So, what is Local SEO?
Think of Local SEO as one of the many extensions of Search Engine Optimisation (SEO). Every day, millions of people across the world search for products and services in their local area. Whether it’s a barbershop in Brooklyn or a florist in Falkirk, search engines serve as the go-between in connecting these customers with local businesses.
Much of our lives have faced immense digitalisation. Searching for a local business is no different. Search engines like Google and Bing have implemented a number of nifty initiatives to ensure that it’s easier than ever to put prospective customers in touch with a business in a specific area. For a business owner, it’s a no-brainer. However, like most things nowadays, there’s a catch – and some work to be done to ensure you reap the rewards.
Simply put, the higher you rank in the search engine result pages (SERPs), the more attention you’re likely to attract. This translates to phone calls, emails, bookings, contact form submissions… you get the jist. The lower you rank in the SERPs, the less attention you’re likely to receive. This is where Local SEO comes in. Carrying out Local SEO helps your business to consistently rank towards the top of the SERPs, helping to generate real leads and enquiries that convert into revenue.
The higher you rank in the search engine result pages, the more attention you’re likely to attract.
How is Local SEO different?
Local SEO is considered to be ‘different’ than other forms of SEO for a number of reasons:
- Intent – Local searchers know exactly what they want. They’re often ready to buy at the exact moment they hit ‘search’.
- Criteria – When searching locally, convenience and proximity become the main factors influencing how a customer makes their purchase decision.
- ROI – Due to its specialised nature, Local SEO is considered one of the best digital investments a local business can make.
It’s also important to distinguish between the two mechanisms that Google and Bing utilises to display your business locally. The first is often referred to as the ‘Map Pack’. The Map Pack (pictured below) is made up of business listings which can be set up for either search engine via Google My Business and Bing Places for Business, respectively. The Map Pack listings typically display user reviews, location, photos and opening hours of local businesses that best match the search query.
The other mechanism is the search engine result pages, or ‘SERPs’ (pictured below). For local search queries, they are positioned below the Map Pack. The SERPs are where your website ranks – not your business listing. Depending on your industry, you could also see directory listings (Yell) and review sites (Tripadvisor) here. For optimal results, it’s important to fine-tune both your business listings and website. Ideally, you’ll have both appearing on the first page of Google or Bing – making it impossible for local searchers to not find your business.
Where do I start?
Luckily, it’s not rocket science to get started with a Local SEO strategy. There are a number of immediate actions you can carry out to boost or revitalise your local search presence.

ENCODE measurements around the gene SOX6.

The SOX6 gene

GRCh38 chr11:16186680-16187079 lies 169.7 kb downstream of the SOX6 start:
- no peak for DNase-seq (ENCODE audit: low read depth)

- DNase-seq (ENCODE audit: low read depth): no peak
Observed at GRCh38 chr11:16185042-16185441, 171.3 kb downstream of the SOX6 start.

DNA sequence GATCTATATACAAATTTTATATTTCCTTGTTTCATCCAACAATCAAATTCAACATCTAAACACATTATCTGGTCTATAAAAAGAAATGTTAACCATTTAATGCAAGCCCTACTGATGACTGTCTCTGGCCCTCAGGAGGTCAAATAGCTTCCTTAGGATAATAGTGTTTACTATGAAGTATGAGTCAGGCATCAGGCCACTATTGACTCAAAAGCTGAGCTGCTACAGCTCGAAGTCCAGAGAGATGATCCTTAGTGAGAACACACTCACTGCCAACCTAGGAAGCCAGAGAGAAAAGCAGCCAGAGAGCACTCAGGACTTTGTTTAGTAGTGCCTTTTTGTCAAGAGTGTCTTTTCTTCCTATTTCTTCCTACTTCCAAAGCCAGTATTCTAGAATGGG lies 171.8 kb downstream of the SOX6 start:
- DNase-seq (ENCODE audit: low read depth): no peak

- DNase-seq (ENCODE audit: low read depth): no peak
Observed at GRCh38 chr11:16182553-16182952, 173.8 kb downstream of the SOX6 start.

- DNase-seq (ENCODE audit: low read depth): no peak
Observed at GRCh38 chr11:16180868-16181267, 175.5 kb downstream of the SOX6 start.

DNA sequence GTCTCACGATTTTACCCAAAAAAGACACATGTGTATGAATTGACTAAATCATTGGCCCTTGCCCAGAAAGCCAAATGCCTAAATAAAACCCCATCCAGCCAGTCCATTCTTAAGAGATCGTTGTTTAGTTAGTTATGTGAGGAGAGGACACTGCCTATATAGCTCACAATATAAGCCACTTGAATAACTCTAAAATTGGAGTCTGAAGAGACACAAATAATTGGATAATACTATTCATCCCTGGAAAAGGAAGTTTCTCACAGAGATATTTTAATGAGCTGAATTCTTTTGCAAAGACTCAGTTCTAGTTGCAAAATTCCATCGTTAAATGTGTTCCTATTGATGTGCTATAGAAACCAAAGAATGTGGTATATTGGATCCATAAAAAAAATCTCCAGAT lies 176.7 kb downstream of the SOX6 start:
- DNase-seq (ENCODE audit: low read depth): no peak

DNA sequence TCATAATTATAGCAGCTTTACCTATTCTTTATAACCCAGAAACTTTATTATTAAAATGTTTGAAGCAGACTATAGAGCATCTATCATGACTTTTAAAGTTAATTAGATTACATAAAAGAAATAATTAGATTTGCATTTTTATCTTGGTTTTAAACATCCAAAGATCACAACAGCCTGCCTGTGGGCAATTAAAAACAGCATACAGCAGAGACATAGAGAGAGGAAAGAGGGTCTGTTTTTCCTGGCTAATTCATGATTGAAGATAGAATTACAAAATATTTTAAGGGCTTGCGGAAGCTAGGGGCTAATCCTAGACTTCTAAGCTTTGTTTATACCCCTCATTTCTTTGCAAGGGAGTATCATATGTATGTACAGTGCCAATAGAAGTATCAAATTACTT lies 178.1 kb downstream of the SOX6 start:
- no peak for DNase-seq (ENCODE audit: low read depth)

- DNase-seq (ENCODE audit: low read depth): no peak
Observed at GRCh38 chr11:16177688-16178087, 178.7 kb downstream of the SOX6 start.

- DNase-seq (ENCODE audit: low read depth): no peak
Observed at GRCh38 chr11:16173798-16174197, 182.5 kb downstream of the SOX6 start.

If you haven’t already, make sure to claim your Google My Business and Bing Places For Business listings. It’s the very first step in making sure you have a local presence in the search engine results.
Once you have claimed and set up your listings, it’s time for optimisation. Upload high quality imagery of your offerings. Update your business hours and craft a keyword-optimised business description. Ask loyal customers to review your business on these platforms, and reply to these reviews. Having a fully optimised business listing really does pay off!
Name, Address, Postcode
A crucial element of any Local SEO strategy is your NAP. This handy term stands for name, address and postcode. Every time your NAP is referenced across the internet, this is classed as a citation.
These citations confirm to Google and Bing that your business is real, boosting your online credibility. List your business in good quality online directories and review sites, and ensure that your NAP is consistent across all of these citations for maximum effectiveness.
Ensure that both your website and business listings are targeting the local keywords that you want to be found for. It’s a great idea to conduct some keyword research at this point. Keyword research will ensure that you’re not wasting time on search terms that nobody actually searches for.
Keyword optimisation can involve creating location-specific website copy, regular posts on your business listings, optimising your page titles and meta descriptions, and so much more.
It’s important to note that Local SEO should always be an ongoing process. Results won’t be immediate, either – it will take time for the likes of Google and Bing to recognise your efforts. Some things might work, others might not. Local SEO is always a work in progress. As long as you keep your customers and their needs at the forefront of your strategy, you can’t go too far wrong.
If you have any questions about this article or Local SEO in general, don’t hesitate to get in touch. I’m happy to answer any questions.
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